MCPHERSON: My mother, yeah.
GROSS: ...Was a preacher? What church?
MCPHERSON: The Word of Life Church in Bache, Okla. She's been a minister for - well, she's in her 80s now. She's been doing it a long time. It was a big deal because where we lived, that wasn't really - people didn't really like that - and some people, I guess, didn't really like that there was a woman preacher. And she's an incredible lady. She, you know, always supported my music. She kept the cops from shutting us down in McAlester when my little band played our first gig at the public amphitheater.
GROSS: Why were they going to shut it down?
MCPHERSON: Because it was loud and bad (laughter). But...
GROSS: And they don't shut things down for aesthetic reasons. They shut it down for others.
MCPHERSON: McAlester police, they don't have - you know, there's not a lot going on. So when kids with skateboards show up and distortion boxes and - singing songs by people from England, I don't know. They wanted to shut her down. But I - so I just remember my mom. I didn't even know she was there, but she was there. And she went over and talked to them and said, let these kids play.
GROSS: So was your family church the church where your mother preached?
MCPHERSON: Yeah. Yeah.
GROSS: So you grew up with your mother preaching.
GROSS: What did she preach? Like, what were - what are some memorable things from her sermons?
MCPHERSON: Well, it was a non-denominational service. It was really heavy on music. There was a lot of music. I started off drums there, and my brother played guitar.
GROSS: Oh, so you played in your mother's church.
MCPHERSON: Oh, yeah. Yeah.
GROSS: What music did you play?
MCPHERSON: You know, it wasn't, like, hymns. It wasn't - they were kind of songs written by people, like non-published material. It was an interesting place. Like, there was a lot of different kind of - like, I remember, you know, we would bring guys from the Jackie Brannon Correctional Facility to church and got to know a lot of those guys. Some of those guys played in the band. I don't know. It was - now that I look back, you know, it was just church. But, you know, it was a pretty interesting place, actually.
GROSS: It sounds like it.
GROSS: Sing a few bars of one of the songs that you...
MCPHERSON: Oh, jeez.
GROSS: ...Did in church.
MCPHERSON: I remember my dad used to sing this song called "Cover Me" that I really like. And this is going to be - this is I mean, literally never - (singing, playing guitar) cover me. Cover me. Extend the borders of thy mantle over me for thou are my nearest kinsmen. Cover me. Cover me. Cover me. Repeat.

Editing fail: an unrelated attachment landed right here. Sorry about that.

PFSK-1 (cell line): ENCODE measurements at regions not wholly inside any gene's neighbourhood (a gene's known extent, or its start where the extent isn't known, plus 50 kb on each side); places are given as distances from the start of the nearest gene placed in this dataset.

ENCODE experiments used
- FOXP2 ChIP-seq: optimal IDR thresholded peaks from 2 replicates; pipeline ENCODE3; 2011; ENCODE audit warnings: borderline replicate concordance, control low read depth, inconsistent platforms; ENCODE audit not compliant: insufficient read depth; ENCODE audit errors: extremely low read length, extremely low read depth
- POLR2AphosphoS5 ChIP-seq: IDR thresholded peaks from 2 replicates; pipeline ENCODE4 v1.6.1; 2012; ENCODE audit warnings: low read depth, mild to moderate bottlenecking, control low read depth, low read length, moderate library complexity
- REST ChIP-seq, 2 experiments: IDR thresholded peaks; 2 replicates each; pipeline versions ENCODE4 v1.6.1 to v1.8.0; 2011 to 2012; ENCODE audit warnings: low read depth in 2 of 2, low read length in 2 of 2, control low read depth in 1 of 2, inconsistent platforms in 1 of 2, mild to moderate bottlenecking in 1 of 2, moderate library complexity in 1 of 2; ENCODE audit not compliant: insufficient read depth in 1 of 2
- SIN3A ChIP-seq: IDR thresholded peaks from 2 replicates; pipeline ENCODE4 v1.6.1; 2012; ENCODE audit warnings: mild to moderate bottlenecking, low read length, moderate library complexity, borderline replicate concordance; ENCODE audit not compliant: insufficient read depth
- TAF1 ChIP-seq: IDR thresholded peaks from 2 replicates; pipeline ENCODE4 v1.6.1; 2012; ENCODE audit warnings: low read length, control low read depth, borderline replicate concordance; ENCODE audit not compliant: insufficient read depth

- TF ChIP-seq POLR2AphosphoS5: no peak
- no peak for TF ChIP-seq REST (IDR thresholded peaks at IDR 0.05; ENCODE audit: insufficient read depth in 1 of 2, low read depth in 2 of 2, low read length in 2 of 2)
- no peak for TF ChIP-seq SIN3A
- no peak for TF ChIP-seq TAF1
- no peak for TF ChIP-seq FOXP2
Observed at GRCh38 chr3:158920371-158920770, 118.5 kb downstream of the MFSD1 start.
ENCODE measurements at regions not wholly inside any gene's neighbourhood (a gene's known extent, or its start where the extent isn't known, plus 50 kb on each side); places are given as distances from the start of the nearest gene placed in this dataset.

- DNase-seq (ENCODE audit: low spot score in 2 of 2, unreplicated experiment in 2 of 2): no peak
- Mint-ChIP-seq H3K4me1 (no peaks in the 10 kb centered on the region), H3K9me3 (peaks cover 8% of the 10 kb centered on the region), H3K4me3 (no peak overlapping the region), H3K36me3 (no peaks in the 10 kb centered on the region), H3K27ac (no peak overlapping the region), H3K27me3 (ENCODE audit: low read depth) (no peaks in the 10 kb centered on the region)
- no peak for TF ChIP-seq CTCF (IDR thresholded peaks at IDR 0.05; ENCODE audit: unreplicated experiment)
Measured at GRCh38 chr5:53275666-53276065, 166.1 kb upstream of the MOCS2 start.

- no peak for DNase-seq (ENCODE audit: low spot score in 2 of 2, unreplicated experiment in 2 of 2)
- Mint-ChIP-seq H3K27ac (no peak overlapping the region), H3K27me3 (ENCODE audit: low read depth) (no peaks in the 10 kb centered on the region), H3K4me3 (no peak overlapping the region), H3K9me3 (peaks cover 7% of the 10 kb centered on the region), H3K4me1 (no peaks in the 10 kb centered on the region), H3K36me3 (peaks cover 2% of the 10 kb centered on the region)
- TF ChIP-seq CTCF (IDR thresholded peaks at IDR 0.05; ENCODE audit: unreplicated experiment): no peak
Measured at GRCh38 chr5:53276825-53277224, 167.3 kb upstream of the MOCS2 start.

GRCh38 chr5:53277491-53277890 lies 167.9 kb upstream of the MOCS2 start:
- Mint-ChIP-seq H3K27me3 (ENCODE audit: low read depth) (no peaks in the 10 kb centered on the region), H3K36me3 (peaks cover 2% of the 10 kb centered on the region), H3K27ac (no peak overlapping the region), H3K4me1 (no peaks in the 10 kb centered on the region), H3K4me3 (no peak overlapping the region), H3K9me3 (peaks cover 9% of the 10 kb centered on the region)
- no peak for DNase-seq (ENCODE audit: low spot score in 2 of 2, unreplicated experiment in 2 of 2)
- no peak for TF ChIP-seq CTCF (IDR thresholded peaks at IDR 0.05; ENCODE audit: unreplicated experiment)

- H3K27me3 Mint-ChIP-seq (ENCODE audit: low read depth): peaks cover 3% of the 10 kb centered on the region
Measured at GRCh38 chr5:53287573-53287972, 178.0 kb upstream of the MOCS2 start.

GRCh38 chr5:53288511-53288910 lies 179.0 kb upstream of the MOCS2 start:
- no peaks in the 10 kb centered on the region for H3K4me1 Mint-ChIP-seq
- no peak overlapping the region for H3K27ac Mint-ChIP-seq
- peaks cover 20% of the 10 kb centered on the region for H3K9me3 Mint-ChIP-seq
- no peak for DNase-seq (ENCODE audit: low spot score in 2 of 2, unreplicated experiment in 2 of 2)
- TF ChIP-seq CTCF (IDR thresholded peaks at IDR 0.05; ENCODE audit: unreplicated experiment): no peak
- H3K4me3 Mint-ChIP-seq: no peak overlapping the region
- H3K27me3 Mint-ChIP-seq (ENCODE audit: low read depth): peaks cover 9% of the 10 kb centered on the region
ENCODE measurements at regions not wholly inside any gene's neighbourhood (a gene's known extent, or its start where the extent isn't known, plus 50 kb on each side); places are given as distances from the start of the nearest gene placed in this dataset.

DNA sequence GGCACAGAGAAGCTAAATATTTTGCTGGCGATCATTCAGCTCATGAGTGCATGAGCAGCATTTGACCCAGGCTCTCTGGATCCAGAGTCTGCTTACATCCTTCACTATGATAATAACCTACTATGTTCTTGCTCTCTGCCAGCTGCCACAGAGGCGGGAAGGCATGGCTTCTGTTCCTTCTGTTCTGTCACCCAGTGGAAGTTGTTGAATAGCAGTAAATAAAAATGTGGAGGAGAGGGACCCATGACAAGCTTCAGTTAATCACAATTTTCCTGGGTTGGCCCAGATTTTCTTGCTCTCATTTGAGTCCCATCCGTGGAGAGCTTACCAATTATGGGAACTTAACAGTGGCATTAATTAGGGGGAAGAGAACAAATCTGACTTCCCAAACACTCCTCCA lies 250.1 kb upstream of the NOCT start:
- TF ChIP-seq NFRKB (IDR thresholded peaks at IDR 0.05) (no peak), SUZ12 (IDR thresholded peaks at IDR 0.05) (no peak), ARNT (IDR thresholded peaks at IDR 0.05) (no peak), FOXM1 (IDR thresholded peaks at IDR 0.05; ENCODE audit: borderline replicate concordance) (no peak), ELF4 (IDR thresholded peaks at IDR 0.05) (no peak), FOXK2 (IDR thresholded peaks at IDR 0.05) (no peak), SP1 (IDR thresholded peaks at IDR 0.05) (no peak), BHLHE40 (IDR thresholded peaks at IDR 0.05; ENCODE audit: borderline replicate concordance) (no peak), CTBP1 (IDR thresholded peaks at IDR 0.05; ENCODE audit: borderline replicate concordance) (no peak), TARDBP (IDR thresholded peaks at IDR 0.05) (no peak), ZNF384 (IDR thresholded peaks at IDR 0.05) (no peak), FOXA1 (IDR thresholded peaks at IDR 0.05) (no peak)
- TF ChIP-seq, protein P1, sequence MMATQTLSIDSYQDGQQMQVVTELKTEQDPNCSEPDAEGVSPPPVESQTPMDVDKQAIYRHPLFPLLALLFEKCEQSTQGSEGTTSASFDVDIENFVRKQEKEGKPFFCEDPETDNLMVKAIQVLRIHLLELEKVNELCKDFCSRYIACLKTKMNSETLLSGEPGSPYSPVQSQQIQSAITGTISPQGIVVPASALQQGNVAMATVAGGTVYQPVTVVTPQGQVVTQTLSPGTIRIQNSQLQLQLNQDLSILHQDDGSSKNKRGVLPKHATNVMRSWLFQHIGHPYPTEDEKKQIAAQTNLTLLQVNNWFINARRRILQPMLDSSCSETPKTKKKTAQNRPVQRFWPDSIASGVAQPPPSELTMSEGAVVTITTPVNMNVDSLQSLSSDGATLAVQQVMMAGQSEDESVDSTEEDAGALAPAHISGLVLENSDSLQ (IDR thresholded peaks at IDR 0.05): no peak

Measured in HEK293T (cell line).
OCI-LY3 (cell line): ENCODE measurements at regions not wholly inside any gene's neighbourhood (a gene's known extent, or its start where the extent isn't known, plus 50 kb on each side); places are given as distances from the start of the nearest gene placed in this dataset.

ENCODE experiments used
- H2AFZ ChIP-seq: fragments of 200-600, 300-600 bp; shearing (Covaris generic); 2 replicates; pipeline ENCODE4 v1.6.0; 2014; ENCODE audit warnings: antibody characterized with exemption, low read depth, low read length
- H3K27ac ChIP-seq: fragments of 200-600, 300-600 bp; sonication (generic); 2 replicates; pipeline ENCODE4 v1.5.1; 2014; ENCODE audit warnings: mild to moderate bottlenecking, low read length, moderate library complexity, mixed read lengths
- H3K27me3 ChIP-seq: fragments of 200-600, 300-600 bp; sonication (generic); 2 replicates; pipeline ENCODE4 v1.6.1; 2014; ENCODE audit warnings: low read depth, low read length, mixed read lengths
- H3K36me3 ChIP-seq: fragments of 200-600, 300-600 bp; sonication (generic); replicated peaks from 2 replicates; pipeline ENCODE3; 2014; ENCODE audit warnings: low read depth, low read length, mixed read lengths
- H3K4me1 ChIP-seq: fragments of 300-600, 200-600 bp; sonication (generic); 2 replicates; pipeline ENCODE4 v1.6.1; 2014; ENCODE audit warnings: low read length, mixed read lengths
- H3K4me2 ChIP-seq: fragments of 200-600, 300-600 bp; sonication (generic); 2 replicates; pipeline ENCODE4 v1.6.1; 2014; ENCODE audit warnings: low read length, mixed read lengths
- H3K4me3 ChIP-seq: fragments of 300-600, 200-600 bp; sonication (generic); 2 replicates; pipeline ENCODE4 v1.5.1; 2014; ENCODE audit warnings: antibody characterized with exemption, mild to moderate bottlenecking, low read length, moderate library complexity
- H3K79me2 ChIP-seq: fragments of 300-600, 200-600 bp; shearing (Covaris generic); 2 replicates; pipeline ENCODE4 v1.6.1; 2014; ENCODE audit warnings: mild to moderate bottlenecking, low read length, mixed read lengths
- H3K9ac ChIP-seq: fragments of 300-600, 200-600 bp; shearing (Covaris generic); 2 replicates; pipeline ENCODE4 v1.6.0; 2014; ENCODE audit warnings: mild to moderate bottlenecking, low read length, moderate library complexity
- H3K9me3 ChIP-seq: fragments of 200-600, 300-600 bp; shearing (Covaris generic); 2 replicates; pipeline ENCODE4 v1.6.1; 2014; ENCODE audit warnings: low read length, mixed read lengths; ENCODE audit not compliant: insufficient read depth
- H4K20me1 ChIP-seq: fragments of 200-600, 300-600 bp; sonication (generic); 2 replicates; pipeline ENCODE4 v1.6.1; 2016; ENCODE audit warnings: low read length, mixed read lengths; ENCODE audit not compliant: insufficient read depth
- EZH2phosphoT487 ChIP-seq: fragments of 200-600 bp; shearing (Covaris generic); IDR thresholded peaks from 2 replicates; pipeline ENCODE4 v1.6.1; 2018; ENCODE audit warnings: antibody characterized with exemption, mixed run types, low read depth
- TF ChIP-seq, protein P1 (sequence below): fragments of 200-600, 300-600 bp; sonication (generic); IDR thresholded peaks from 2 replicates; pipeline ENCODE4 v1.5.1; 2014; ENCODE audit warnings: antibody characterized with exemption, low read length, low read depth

GROSS: That's really nice.
MCPHERSON: Yeah, yeah.
GROSS: So did Christmas songs actually have special meaning for you because your mother was a preacher?
MCPHERSON: Well, living in the countryside, you know, you don't go to the mall very much. You don't hear - you're not inundated, you know, the day of Thanksgiving and beyond with constant Christmas music. It was actually kind of a special thing to go (laughter) to the city for me. So when I did go and it was Christmas time, it really felt, I think, like, maybe what they're trying to make you feel as opposed to living in a city and it's just everywhere all the time, you know? Ever since making this record, we hear - we talked about it a lot. And you hear a lot of people saying that they're really - they really don't like it. That never - I mean, they're just, like, tired of Christmas music or it's coming too soon or whatever. That never happened to me. So I always kind of really liked it. I think that maybe that sort of cynicism about holiday music didn't really apply to me in some way.
GROSS: That's nice.
MCPHERSON: I like that.
MCPHERSON: I like not being cynical about things.
GROSS: So when you were fired after four years from teaching, was that like a relief for you? Did it open up the door to becoming a musician...
MCPHERSON: Well, I...
GROSS: ...A full-time musician?
MCPHERSON: Yeah. Is it OK if I say, yes, it was a relief (laughter)? You - every job I ever had, I tried to somehow inject music in there somewhere. I tried to figure out a way to make it about what I really wanted to do. And so when the fourth-graders were learning to type, they were typing about the Collins Kids or Charlie Christian. And when they were learning how to make PowerPoints, they were - you know, I showed them the PowerPoint I made about The Clash. And we would have Google search contests where I would play music and press pause, and that's when you stop. Or, you know...
MCPHERSON: ...Name the four Romanes, go; you get a piece of candy...
MCPHERSON: ...If you get them in - you know what I mean? So it was always kind of - tiger can't change his stripes. And I'm a rock ’n’ roll tiger, man.
GROSS: So I want to close with another - that is, I want you to close with another Christmas song. There's a song I love from the new album - your new album "Socks" that I'd like you to perform for us. And it's called "What's That Sound?". And I think everyone in the band is going to chime in on that one.
MCPHERSON: Yeah. Well, this one, I think, is probably getting down to the root of that anti-cynicism sentiment we were just speaking about. This is - this one's about all of those nice things that you can experience during that time of year.
GROSS: So this is JD McPherson and his band performing in our studio, and the song is "What's That Sound?". And it's also on their new Christmas album, which is called "Socks."
MCPHERSON: OK. Here we go.